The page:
Helping business case formation, adoption strategy, team planning and road map creation, we enable the IT organization to deliver business value from your cloud investments.
Our process consists of 5 phases (Each built up on the other)
- Move Data
- Move Applications
Phase One: Assess
Before any movement is even considered, we form a discovery exercise intended to understand current state your applications and determine suitability for Google cloud.
During this phase, we focus on hardware and performance requirements, users, licensing, compliance needs and any application dependencies.
We then classify the applications into 4 buckets:
- No Impact
- Low Impact
- High Impact
- Not suitable for the cloud
In our experience, applications that most often fall into the No impact bucket are greenfield apps, test and dev, staging and Q&A. In addition any internal web apps that include batch processing applications are also great Google cloud candidates due to the ability to scale horizontally rather than vertically.
Phase Two: Pilot
This is the phase where some action occurs, we plan and take one or two applications from the no impact group and try moving them. Of course, a lot of testing and upfront validation is involved before launching into a production move. We also help your team to learn about the Google Cloud Platform and its design patterns and how to to validate performance. We also discuss Google cloud licensing options and establish how to perform a rollback. Our advice is not to skip this step, and resist the temptation to migrate too many apps at once.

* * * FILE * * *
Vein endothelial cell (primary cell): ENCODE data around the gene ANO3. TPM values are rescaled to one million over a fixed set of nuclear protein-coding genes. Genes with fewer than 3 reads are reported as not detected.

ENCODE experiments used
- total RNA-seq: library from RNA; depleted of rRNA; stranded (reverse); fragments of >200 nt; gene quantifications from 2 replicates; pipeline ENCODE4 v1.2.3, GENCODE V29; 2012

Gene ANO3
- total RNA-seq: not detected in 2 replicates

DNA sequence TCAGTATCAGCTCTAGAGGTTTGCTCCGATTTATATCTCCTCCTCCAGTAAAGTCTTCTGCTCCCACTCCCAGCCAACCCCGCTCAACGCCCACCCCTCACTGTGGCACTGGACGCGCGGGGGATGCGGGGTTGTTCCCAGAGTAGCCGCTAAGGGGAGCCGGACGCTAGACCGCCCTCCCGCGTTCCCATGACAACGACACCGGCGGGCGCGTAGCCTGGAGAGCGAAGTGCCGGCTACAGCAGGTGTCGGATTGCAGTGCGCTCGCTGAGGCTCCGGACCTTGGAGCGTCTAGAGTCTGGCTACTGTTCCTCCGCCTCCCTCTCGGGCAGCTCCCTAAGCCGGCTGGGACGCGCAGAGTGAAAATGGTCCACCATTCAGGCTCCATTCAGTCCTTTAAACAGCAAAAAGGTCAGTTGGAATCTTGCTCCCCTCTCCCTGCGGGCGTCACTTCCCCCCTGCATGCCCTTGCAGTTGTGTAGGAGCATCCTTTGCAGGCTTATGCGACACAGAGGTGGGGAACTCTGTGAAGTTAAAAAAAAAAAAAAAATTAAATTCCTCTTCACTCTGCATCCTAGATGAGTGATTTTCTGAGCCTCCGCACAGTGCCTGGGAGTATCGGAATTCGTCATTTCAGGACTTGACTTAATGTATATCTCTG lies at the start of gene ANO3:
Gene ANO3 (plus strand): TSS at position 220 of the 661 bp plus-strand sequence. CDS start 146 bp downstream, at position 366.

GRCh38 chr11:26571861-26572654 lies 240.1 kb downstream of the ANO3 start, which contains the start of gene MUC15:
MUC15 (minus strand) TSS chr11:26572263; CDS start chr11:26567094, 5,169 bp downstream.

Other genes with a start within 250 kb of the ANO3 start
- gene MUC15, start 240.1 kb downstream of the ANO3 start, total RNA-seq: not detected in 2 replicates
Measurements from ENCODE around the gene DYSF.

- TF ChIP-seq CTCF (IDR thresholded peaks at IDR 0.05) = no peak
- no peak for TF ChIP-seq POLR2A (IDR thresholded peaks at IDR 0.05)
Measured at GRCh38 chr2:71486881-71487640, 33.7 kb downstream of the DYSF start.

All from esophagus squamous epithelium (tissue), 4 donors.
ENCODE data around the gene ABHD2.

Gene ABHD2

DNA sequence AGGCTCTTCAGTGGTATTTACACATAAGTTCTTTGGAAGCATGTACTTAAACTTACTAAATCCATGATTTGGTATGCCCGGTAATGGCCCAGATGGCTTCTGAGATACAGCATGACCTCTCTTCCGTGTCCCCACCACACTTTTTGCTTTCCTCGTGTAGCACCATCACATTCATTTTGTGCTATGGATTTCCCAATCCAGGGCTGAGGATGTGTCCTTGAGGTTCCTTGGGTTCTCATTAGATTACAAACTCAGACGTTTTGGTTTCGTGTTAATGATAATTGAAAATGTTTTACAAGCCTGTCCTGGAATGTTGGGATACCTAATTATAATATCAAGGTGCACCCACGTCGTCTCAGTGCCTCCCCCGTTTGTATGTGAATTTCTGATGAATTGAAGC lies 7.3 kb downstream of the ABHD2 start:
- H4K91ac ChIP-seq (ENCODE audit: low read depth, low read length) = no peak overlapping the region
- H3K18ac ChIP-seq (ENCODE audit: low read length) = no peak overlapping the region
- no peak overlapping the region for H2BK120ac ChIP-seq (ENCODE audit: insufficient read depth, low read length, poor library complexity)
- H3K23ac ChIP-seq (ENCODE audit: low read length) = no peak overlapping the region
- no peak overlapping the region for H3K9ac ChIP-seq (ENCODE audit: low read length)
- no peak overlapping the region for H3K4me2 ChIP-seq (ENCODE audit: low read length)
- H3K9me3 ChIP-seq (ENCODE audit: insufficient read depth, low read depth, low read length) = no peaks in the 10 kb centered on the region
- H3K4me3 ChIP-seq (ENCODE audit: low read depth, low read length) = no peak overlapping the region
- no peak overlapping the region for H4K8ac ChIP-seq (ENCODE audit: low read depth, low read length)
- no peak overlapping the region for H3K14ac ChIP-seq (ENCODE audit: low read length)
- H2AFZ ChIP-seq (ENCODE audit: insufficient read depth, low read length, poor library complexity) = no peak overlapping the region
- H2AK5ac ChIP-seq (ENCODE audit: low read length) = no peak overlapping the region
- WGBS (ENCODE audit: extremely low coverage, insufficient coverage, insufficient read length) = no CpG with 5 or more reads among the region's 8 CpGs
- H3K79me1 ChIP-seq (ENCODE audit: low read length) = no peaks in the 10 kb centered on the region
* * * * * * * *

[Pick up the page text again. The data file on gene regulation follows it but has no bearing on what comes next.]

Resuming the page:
Phase Three: Data Movement
The cloud migration world has all kinds of approaches. We’ve heard many people say that it is best to move your applications first and only then move the data. Google recommends moving the applications after the data migration. Google understands that most applications have a lot of data and come with a lot of dependencies. Hence, proper movement of data to the cloud sets the stage for a successful application migration.
There also needs to be proper planning around how the actual data movement will occur — will this be done via batch data transfers or will we leverage offline disk imports, or database dumps, or streaming to persistent disks?
Phase Four: Application Migration
Once the data is in the cloud, validation will be performed and in the most part this means, once the validation is completed, the movement of the actual apps is ready to go.
However, there still are decisions to make. Google recommends doing the minimum necessary to get the application up and running in the cloud. This doesn’t mean that there are compromises or changes in any functionality or complexity that was already there.
An example of the application migration considerations are: Is doing a straight lift-and-shift feasible? Or perhaps is there a way to get the app into the cloud by way of backing it up there?
There are various considerations in the event of an outage for example – this way, there’s a full copy of your environment in GCP waiting to take over at any point of failure.
Phase Five: Optimize
This is where you see the real power of the cloud and the fun begins.
After an application and its data have been migrated to Google Cloud Platform, there are some very cool ways to make it easier and seamless.
An example might be – This would be a time to think about adding redundancy in the form of availability zones, elasticity with auto-scaling groups, or enhanced monitoring with?Stackdriver.
There also might be opportunities to offload static assets off of the application tier into Cloud Storage, or decouple tiers by using?Pub/Sub.
Google’s?Deployment Manager?can make it very seamless to launch and scale new instances, while preserving your configuration in a second region thus insulating you from a regional outage.